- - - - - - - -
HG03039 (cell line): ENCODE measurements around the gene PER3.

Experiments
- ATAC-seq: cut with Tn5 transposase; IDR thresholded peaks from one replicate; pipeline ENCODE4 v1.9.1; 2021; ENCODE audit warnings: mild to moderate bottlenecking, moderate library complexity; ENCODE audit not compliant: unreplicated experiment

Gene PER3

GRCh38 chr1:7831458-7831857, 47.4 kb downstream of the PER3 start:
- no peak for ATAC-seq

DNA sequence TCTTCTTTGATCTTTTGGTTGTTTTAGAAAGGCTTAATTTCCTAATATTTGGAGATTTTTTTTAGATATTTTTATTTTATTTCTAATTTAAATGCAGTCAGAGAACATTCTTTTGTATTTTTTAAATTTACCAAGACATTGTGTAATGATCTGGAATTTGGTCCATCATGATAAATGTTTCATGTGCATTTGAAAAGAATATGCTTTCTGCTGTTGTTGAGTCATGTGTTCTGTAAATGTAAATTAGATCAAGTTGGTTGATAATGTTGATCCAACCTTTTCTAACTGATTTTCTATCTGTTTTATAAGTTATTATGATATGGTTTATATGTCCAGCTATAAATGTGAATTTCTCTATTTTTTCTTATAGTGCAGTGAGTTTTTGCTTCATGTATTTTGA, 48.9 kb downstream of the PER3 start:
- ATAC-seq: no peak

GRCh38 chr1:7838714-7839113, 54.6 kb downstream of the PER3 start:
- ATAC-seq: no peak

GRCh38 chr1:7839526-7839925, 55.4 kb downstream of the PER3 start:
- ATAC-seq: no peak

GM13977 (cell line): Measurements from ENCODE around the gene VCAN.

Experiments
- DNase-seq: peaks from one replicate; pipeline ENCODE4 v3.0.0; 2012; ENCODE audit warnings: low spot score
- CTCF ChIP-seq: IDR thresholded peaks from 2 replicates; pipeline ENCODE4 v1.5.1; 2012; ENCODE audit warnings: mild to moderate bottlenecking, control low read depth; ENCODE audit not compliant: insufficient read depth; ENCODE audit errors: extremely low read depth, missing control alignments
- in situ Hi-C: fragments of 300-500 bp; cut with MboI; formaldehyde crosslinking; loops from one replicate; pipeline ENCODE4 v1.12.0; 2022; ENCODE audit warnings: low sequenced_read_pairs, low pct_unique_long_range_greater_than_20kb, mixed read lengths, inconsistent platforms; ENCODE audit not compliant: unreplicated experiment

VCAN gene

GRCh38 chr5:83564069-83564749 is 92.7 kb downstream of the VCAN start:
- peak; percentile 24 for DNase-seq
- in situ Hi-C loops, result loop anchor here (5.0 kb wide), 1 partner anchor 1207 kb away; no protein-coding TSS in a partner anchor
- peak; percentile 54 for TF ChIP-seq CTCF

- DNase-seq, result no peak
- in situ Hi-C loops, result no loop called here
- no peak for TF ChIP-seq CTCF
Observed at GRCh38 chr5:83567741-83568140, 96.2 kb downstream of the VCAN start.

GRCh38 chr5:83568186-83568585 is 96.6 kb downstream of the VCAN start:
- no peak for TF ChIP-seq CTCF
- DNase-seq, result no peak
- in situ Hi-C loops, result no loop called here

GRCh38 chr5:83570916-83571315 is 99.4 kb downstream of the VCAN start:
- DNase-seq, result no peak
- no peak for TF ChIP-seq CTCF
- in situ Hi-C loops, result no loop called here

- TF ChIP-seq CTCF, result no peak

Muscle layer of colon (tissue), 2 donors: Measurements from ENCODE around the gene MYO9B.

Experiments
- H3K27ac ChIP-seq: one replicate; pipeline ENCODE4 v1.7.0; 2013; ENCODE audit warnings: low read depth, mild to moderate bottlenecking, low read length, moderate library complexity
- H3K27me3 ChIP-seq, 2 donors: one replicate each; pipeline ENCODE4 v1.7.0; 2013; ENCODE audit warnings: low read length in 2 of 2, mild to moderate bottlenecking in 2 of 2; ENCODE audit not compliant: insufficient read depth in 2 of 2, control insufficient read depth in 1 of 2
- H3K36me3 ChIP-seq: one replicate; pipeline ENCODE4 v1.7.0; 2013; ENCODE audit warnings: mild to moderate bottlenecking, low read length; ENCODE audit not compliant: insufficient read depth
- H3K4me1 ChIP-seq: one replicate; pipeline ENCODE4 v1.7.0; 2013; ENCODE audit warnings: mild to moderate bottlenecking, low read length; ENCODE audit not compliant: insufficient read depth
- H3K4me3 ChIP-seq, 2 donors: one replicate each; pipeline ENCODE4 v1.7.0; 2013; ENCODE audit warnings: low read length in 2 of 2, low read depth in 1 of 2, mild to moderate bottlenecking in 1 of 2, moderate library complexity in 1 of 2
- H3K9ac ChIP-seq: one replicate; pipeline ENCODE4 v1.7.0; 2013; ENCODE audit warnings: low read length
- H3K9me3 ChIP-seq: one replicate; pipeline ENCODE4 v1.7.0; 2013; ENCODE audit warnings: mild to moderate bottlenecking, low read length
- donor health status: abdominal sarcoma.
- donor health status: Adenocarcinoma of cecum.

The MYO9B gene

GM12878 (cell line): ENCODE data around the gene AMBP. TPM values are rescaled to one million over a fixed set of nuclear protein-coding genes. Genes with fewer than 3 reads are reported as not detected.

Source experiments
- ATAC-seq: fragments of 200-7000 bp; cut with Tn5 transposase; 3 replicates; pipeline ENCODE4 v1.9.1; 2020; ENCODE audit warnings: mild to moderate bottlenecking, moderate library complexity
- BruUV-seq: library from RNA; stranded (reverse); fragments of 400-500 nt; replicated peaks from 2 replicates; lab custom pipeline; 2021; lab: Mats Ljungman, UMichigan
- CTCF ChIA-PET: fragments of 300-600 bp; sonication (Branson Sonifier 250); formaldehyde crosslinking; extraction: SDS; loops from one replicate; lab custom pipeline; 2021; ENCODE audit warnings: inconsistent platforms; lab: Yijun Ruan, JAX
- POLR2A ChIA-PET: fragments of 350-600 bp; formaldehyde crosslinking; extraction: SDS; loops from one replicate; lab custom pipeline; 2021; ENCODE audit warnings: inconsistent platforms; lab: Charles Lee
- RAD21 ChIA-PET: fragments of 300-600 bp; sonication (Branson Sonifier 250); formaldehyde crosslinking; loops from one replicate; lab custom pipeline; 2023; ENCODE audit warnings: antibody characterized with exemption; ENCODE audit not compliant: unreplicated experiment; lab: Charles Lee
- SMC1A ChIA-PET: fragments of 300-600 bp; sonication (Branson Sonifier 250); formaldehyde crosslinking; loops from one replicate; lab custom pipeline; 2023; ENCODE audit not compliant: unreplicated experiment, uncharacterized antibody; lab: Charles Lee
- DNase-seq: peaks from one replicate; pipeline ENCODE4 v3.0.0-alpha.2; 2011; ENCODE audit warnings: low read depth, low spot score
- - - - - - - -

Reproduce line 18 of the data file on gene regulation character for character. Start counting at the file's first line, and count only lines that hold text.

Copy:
VCAN gene